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Posts Tagged ‘Blue Christmas’

1.     Rudolph the Red-Nosed Reindeer (Gene Autry):  Even though the story had been written some years before (1939), it could be argued that Autry’s version of this song (1949) was the sleigh that launched Rudolph to a worldwide audience.  As the first #1 song of the 1950’s, it eventually went on to sell over 12 million copies.   Autry’s warm folksy rendition has never been surpassed (though the 1960’s television special made Burl Ives version of the song a holiday staple as well).

2.     The Christmas Waltz (Frank Sinatra):  While many believe that Frank also nailed the definitive version of “Have Yourself a Merry Little Christmas”, “The Christmas Waltz” manages to capture both the holiday spirit and the classic Sinatra style.  Except for the Christmas oriented lyrics, it’s not hard to imagine this song fitting nicely on any of his Nelson Riddle era albums.

3.     Let it Snow, Let it Snow, Let it Snow (Dean Martin):  This song was a perfect vehicle to combine Martin’s gifts as a crooner with his naturally playful personality.  It also served to reinforce his reputation as something of a ladies’ man, as it turns out to be one of the more romantic holiday songs of the Christmas season.

4.     Jingle Bell Rock (Bobby Helms):  At the time of this recording (1957) Bobby Helms was a rising country music star.  The song itself was meant to capture both the holiday feel of “Jingle Bells” and the emerging popularity of “rock and roll”.  With its catchy, easy-going, style, it has managed to become an enduring classic in the years since.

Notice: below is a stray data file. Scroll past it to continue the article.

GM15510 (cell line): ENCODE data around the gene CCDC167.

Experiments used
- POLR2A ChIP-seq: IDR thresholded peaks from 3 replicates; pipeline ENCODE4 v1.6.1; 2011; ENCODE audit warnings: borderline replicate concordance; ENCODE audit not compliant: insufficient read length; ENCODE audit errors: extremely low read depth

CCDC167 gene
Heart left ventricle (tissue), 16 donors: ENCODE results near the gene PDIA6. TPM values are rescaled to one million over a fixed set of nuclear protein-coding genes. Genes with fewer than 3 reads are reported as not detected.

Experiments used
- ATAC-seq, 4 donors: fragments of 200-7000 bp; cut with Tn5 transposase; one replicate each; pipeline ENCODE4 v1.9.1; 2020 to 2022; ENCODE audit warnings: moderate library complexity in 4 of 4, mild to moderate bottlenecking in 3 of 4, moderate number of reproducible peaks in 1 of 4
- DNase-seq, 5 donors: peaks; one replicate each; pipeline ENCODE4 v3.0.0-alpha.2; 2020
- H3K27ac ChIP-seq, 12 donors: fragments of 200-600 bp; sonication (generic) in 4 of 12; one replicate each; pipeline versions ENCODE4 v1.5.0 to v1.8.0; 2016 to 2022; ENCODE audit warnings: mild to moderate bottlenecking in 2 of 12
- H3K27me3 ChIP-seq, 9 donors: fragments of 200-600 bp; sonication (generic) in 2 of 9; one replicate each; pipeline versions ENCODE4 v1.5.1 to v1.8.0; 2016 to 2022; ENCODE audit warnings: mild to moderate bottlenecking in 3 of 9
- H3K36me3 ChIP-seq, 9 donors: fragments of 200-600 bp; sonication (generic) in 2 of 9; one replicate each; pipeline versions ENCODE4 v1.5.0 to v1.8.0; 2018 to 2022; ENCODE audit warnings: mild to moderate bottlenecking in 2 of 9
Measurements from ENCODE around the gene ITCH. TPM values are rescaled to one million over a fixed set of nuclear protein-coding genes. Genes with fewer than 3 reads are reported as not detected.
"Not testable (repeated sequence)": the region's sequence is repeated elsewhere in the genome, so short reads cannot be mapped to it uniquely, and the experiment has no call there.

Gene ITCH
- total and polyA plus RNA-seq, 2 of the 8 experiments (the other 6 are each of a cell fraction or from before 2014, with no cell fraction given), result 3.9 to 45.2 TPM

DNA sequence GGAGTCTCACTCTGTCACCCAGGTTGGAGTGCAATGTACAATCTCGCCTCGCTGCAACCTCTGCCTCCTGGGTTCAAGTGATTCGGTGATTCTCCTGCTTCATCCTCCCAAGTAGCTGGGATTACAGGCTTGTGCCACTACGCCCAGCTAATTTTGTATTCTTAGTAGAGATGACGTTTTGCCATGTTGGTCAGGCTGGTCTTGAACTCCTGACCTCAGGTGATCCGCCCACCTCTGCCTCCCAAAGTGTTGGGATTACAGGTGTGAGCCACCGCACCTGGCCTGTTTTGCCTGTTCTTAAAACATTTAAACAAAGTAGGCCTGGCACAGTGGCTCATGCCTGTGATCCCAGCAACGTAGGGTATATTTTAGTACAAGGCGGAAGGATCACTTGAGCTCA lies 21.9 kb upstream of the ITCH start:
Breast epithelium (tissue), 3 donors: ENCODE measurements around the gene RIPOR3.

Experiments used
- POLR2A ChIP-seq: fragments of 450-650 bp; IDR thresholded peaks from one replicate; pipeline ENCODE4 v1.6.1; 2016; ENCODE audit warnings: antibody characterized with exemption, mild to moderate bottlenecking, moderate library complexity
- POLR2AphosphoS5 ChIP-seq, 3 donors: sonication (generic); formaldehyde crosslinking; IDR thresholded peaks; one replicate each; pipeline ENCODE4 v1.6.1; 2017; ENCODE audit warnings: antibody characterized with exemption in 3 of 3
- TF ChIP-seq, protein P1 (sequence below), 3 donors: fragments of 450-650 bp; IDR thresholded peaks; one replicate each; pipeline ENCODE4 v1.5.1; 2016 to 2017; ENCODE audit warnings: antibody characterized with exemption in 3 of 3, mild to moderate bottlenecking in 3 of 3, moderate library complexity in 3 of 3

5.     Holly Jolly Christmas (Burl Ives):  As an accomplished actor and folk singer, Burl Ives was picked to voice the character of “Sam,” the snowman, in the 1960’s TV special, “Rudolph the Red-Nosed Reindeer.”  Johnny Marks, who’d composed the original Gene Autry hit, was also brought in to do some additional music for the show.  “Holly Jolly Christmas” was one of those compositions, and it went on to become a holiday standard in its own right. 

6.     Sleigh Ride (Arthur Fiedler & the Boston Pops):  Although Leroy Anderson originally composed this piece and went on to have a big hit record with it in the 1950s, Arthur Fiedler & the Boston Pops have the distinction of doing the original recording in 1949.  In the years since it has become something a signature song for that revered orchestra. 

7.     Rockin’ Around the Christmas Tree (Brenda Lee):  Recorded in 1958, when Lee was only thirteen years old, this song eventually became the biggest selling record of her long and illustrious career.  Like a couple of other classics on this list, it was also composed by Johnny Marks.

8.     Blue Christmas (Elvis Presley):  While this song was originally recorded in 1948, and had been remade by numerous artists, it was Presley’s decision to include it on his 1957 Christmas album that propelled it to worldwide acclaim.  Released as a single in 1964, the song has become an indelible part of the Elvis legacy.

9.     The Christmas Song (Nat King Cole):  Written by notable composer/singer Mel Torme in 1944, Cole recorded the original version of this song in 1946.  Despite its immediate success, he chose to re-record the tune on multiple occasions in order to take full advantage of the developing recording technology.  The definitive version was completed in 1961 and featured a full orchestra and “Stereophonic” sound.  It still stands as one of the highlights of Cole’s stellar career. 

10.  White Christmas (Bing Crosby):  First recorded in 1942, and featured as part of the movie “Holiday Inn,” this song is considered the best selling single (>50 million copies) and record (including various albums, >100 million copies) of all time.  Its phenomenal success eventually led to the development of the 1958 movie “White Christmas,” which went on to build a holiday legacy of its own.  Crosby originated another holiday classic the following year (1943) with the bittersweet, “I’ll be Home for Christmas.”

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